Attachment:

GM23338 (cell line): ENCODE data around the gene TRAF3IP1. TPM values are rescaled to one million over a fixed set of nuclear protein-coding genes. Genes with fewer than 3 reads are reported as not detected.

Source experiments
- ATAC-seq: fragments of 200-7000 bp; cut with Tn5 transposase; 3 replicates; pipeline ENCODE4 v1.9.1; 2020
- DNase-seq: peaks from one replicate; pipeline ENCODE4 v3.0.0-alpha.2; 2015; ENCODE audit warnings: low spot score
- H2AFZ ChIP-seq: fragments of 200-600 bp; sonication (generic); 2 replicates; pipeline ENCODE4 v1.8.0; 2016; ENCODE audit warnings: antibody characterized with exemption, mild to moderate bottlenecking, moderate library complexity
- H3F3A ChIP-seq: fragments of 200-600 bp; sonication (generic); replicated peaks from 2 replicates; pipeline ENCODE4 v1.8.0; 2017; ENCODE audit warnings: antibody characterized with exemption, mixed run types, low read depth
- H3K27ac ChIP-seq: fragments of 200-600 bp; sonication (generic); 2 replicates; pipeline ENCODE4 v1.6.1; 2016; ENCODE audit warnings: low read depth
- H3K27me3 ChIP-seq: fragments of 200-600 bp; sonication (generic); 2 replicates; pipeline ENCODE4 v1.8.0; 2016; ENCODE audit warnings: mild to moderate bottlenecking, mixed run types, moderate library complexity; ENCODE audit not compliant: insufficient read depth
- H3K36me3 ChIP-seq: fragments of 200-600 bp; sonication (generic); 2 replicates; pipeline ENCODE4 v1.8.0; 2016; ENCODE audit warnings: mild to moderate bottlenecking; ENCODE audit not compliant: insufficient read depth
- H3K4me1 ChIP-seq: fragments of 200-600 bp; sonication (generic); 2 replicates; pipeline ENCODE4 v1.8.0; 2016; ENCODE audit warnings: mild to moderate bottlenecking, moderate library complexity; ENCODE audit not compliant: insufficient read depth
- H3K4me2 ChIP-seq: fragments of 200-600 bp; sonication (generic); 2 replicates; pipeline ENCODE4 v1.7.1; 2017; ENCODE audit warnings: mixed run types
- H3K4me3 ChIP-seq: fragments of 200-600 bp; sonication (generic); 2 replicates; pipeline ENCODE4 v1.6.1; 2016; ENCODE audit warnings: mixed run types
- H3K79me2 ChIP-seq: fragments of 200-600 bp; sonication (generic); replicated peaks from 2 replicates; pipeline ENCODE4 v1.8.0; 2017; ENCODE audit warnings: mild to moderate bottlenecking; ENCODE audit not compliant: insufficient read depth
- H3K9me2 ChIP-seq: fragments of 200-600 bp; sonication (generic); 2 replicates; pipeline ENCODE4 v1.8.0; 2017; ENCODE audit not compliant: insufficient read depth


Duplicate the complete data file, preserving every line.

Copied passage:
GM23338 (cell line): ENCODE data around the gene TRAF3IP1. TPM values are rescaled to one million over a fixed set of nuclear protein-coding genes. Genes with fewer than 3 reads are reported as not detected.

Source experiments
- ATAC-seq: fragments of 200-7000 bp; cut with Tn5 transposase; 3 replicates; pipeline ENCODE4 v1.9.1; 2020
- DNase-seq: peaks from one replicate; pipeline ENCODE4 v3.0.0-alpha.2; 2015; ENCODE audit warnings: low spot score
- H2AFZ ChIP-seq: fragments of 200-600 bp; sonication (generic); 2 replicates; pipeline ENCODE4 v1.8.0; 2016; ENCODE audit warnings: antibody characterized with exemption, mild to moderate bottlenecking, moderate library complexity
- H3F3A ChIP-seq: fragments of 200-600 bp; sonication (generic); replicated peaks from 2 replicates; pipeline ENCODE4 v1.8.0; 2017; ENCODE audit warnings: antibody characterized with exemption, mixed run types, low read depth
- H3K27ac ChIP-seq: fragments of 200-600 bp; sonication (generic); 2 replicates; pipeline ENCODE4 v1.6.1; 2016; ENCODE audit warnings: low read depth
- H3K27me3 ChIP-seq: fragments of 200-600 bp; sonication (generic); 2 replicates; pipeline ENCODE4 v1.8.0; 2016; ENCODE audit warnings: mild to moderate bottlenecking, mixed run types, moderate library complexity; ENCODE audit not compliant: insufficient read depth
- H3K36me3 ChIP-seq: fragments of 200-600 bp; sonication (generic); 2 replicates; pipeline ENCODE4 v1.8.0; 2016; ENCODE audit warnings: mild to moderate bottlenecking; ENCODE audit not compliant: insufficient read depth
- H3K4me1 ChIP-seq: fragments of 200-600 bp; sonication (generic); 2 replicates; pipeline ENCODE4 v1.8.0; 2016; ENCODE audit warnings: mild to moderate bottlenecking, moderate library complexity; ENCODE audit not compliant: insufficient read depth
- H3K4me2 ChIP-seq: fragments of 200-600 bp; sonication (generic); 2 replicates; pipeline ENCODE4 v1.7.1; 2017; ENCODE audit warnings: mixed run types
- H3K4me3 ChIP-seq: fragments of 200-600 bp; sonication (generic); 2 replicates; pipeline ENCODE4 v1.6.1; 2016; ENCODE audit warnings: mixed run types
- H3K79me2 ChIP-seq: fragments of 200-600 bp; sonication (generic); replicated peaks from 2 replicates; pipeline ENCODE4 v1.8.0; 2017; ENCODE audit warnings: mild to moderate bottlenecking; ENCODE audit not compliant: insufficient read depth
- H3K9me2 ChIP-seq: fragments of 200-600 bp; sonication (generic); 2 replicates; pipeline ENCODE4 v1.8.0; 2017; ENCODE audit not compliant: insufficient read depth